Friday, August 22, 2014
Inquirer Daily News

Engineers from India: Filling U.S. tech shortage, or just cheap labor?

"It is simply that foreign workers will work for less."

Engineers from India: Filling U.S. tech shortage, or just cheap labor?

"President Obama backed a bill passed in the Senate in early December which would increase the 65,000 cap on H-1B visas (for engineers from India and other foreign workers) to 115,000," after intense lobbying by Google, Facebook, Microsoft, and other U.S. tech employers, writes GlobalPost. Big Tech claims there's a shortage of U.S. engineers, programmers and other tech workers. "Yet several researchers say their work contradicts the IT lobby," GlobalPost adds. In fact, in the U.S., "unemployment rates are high for information systems graduates, with 14.7 percent out of work."

This is supply and demand. Comcast, Independence Blue Cross and Unisys are among the Philadelphia-area companies that have outsourced U.S. jobs to cheaper India-based outsource engineering companies, even as tech firms here continue to import foreign engineers to the U.S. "Competition from foreign workers... depresses wages for Americans," the GlobalPost article notes. "The average hourly wage for computer and mathematics graduates was $37.27 in 2000, and $39.24 in 2011 -- an average rise of less than 0.5 percent per year...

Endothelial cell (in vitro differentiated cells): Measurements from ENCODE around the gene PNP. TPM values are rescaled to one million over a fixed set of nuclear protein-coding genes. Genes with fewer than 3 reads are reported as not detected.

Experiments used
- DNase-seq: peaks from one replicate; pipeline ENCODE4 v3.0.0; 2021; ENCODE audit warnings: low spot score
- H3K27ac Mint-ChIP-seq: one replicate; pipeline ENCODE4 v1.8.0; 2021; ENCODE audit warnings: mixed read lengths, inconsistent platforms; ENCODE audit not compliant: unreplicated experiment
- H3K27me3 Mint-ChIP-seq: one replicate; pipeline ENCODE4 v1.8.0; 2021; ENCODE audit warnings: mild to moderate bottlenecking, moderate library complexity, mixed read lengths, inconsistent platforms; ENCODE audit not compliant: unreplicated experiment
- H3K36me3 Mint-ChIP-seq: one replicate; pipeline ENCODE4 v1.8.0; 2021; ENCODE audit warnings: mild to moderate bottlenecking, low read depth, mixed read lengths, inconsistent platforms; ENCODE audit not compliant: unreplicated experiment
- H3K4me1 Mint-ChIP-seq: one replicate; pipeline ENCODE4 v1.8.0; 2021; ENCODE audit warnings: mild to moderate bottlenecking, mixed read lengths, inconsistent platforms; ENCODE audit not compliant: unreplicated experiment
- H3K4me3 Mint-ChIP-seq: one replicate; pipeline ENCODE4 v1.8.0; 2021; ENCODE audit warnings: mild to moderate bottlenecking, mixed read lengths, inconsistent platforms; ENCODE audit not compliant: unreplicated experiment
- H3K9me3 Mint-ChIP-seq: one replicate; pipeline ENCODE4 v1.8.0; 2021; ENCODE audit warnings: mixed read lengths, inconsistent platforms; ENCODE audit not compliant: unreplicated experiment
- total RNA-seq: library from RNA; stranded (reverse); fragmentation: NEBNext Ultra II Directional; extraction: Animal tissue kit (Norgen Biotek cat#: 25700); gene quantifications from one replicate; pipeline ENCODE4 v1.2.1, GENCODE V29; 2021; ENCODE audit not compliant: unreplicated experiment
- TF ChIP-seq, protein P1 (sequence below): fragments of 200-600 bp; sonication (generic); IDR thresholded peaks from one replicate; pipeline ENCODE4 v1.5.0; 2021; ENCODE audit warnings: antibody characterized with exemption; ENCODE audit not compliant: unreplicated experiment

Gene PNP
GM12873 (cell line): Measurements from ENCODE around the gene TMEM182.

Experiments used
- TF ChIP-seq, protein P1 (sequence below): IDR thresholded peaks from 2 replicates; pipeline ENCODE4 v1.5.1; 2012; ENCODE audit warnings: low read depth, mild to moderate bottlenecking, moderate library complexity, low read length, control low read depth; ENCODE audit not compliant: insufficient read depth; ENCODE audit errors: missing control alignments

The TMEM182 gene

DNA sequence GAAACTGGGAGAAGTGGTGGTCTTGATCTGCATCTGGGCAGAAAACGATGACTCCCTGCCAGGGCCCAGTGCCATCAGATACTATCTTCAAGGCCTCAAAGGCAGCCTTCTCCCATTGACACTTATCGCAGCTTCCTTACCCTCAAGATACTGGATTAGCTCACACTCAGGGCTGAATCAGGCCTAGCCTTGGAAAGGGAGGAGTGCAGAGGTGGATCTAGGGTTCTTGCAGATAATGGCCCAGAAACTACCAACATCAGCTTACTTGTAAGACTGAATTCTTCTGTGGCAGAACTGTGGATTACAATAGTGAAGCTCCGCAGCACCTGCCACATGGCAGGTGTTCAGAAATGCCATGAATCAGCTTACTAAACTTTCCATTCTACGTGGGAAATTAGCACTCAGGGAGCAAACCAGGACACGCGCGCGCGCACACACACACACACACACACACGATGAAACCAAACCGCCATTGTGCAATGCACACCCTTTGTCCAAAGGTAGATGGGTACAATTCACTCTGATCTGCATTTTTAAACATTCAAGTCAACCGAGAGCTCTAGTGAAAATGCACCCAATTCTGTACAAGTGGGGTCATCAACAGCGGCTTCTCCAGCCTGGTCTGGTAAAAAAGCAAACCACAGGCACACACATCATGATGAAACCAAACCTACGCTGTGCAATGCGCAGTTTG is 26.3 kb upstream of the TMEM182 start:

"Based on figures from the State Department, the Department of Homeland Security and Current Population Survey data... 160,755 foreign workers were given H-1B or other work visas for IT jobs in 2011, out of 483,692 jobs that went to candidates with a bachelor's or master's degree," while half of U.S. math, science and engineering grads are not working in their fields, the story added.

“It has nothing to do with any lack of American workers,” Professor Ron Hira of Rochester Institute of Technology told Global Post's James Tapper. “It is simply that the foreign workers will work for less.” Read the Global Post story here.

Joseph N. DiStefano
About this blog

PhillyDeals posts raw drafts and updates of Joseph N. DiStefano's columns and stories about Philly-area finance, investment, commercial real estate, tech, hiring and public spending, which he's been writing since 1989, mostly for the Philadelphia Inquirer.

DiStefano studied economics, history and a little engineering at Penn, taught writing at St. Joe's, and has written the book Comcasted, more than a thousand columns, and thousands of articles, and raised six children with his wife, who is a saint.

Reach Joseph N. at JoeD@phillynews.com or 215 854 5194.

Joseph N. DiStefano
Business Videos:
Also on Philly.com:
Stay Connected